Eight Keys to Eden


by Mark Clifton


Seven Doors to Seven Rooms of Thought

  1. Accept the statement of Eminent Authority without basis, without question.
  2. Disagree with the statement without basis, out of general contrariness.
  3. Perhaps the statement is true, but what if it isn't? How then to account for the phenomenon?
  4. How much of the statement rationalizes to suit man's purpose that he and his shall be ascendant at the center of things?
  5. What if the minor should become major, the recessive dominant, the obscure prevalent?
  6. What if the statement were reversible, that which is considered effect is really cause?
  7. What if the natural law perceived in one field also operates unperceived in all other phases of science. What if there be only one natural law manifesting itself, as yet, to us in many facets because we cannot apperceive the whole, of which we have gained only the most elementary glimpses, with which we can cope only at the crudest level?

And are those still other doors, yet undefined, on down the corridor?

"If you disbelieved what science said was true, where were you? And if it might not be true, why was it said?" "The essence of E science, that any requirement outside of his own making didn't exist."

"That kind of mind (extrapolator) could not tolerate barriers, but spent itself constantly destroying them. Erect barriers of triviality, and it would waste its substance upon trivial matters."

"... would regard the absolutely true facts proved beyond question by science with an attitude of skepticism, temporarily accepting the uncontestably immutable as only provisionary, and probably quite wrong."

"Disregard everything everybody has ever said; to start out from scratch as if nobody had ever had the sense to think about the problem before; to doubt most of all the opinion of the experts, for, obviously, if the experts were right then there would be no problem."

"You tackle something outside the normal frame of reference, something that requires the E kind of thinking. You brought it off successfully."

"...an example of the way petty restrictions can bring a fine mind down to trivial problems."

"Anything is magic if you don't understand how it happens, and science if you do."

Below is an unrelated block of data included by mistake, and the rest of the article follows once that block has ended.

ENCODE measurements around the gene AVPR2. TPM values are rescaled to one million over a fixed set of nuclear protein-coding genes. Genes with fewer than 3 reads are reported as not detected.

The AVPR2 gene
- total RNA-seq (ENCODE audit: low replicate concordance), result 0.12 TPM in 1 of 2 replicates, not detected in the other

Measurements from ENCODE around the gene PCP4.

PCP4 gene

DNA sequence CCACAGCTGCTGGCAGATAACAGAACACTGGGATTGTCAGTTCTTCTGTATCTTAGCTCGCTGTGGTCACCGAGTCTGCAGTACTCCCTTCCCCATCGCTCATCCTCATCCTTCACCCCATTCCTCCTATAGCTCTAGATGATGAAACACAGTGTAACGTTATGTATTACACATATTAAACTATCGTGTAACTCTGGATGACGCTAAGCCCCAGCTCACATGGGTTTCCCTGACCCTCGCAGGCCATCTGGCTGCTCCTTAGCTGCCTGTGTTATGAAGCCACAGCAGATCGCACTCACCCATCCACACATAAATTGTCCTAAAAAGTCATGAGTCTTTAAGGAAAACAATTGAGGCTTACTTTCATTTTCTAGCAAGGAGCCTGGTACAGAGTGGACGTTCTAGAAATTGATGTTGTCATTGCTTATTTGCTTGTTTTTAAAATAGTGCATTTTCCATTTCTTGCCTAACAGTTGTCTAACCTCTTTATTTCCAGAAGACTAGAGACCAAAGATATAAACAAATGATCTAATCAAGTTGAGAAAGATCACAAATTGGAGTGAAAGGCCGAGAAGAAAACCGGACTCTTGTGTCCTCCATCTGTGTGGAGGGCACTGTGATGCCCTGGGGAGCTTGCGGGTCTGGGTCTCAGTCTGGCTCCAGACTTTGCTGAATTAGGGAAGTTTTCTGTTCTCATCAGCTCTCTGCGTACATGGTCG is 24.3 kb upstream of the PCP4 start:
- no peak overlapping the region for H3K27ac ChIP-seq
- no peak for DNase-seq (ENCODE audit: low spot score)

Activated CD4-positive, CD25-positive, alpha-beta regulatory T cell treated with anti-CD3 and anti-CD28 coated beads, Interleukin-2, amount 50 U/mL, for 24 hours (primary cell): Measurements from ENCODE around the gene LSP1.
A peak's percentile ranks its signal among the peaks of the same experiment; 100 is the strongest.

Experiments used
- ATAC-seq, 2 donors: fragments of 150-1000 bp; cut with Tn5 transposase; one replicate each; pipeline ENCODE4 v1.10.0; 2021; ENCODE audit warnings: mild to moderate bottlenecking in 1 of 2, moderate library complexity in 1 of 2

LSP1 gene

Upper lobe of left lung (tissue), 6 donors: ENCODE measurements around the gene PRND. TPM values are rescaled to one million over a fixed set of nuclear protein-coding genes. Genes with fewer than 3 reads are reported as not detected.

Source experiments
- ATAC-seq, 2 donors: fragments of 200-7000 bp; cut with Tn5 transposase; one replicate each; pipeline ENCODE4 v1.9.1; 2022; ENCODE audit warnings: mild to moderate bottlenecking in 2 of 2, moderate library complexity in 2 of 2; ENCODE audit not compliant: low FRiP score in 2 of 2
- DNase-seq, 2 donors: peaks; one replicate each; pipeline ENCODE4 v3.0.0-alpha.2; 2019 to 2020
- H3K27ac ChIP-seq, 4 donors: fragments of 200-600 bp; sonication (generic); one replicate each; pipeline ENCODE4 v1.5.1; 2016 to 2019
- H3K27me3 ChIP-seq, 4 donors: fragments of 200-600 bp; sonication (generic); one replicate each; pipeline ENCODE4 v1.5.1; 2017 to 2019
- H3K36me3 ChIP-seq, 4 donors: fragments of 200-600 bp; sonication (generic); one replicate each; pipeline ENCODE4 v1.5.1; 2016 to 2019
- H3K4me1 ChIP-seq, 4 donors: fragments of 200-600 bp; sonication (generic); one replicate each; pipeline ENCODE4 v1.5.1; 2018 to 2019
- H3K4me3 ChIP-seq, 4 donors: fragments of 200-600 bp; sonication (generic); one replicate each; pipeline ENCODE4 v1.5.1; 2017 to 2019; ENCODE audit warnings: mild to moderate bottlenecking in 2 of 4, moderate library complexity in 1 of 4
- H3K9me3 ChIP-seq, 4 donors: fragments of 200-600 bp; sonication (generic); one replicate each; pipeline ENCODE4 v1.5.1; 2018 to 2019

"An alien coordinate system, never before encountered by man. But how to get hold of it? How to reconcile with it? Coexist with it? ... Never before encountered by man?"

"Organized protoplasmic life? Felt close to a solution, or at least an understanding of the nature of the problem, which is the first step toward solution. Non-protoplasmic life?

"Man manipulated natural laws by use of tools and materials, but he doesn't suspend them. Without tools, at least tools we can perceive (have perceived) - -"

"But answers also carry in themselves their commands and their penalties. The penalty being that when one thinks one has the answer, he stops looking for it. The command being that he must conduct himself in accord with the answer."

"Man was still tortured by his determination to be the center of things, himself the fixed absolute."

"If you were lonely, if you had searched through the years for companionship, and thought you might have found it, would it please you to have that companionship drop to his knees, grovel before you? Would this be your idea of companionship? What manner of monstrous egotism would require that?"

"Rightness and goodness, wrongness and evil, these could not possibly be other than assessments of furtherance or threat to the ascendancy of me-and-mine at the center of things, and had no meaning beyond that context."

"It is a law of the nature of man that he will resist the ascendancy of any special me-and-mine group over him; that this resistance will grow until man will even destroy himself in the attempt to defeat that ascendancy."

Source: Mark Clifton, Eight Keys to Eden, Doubleday, NY, 1960

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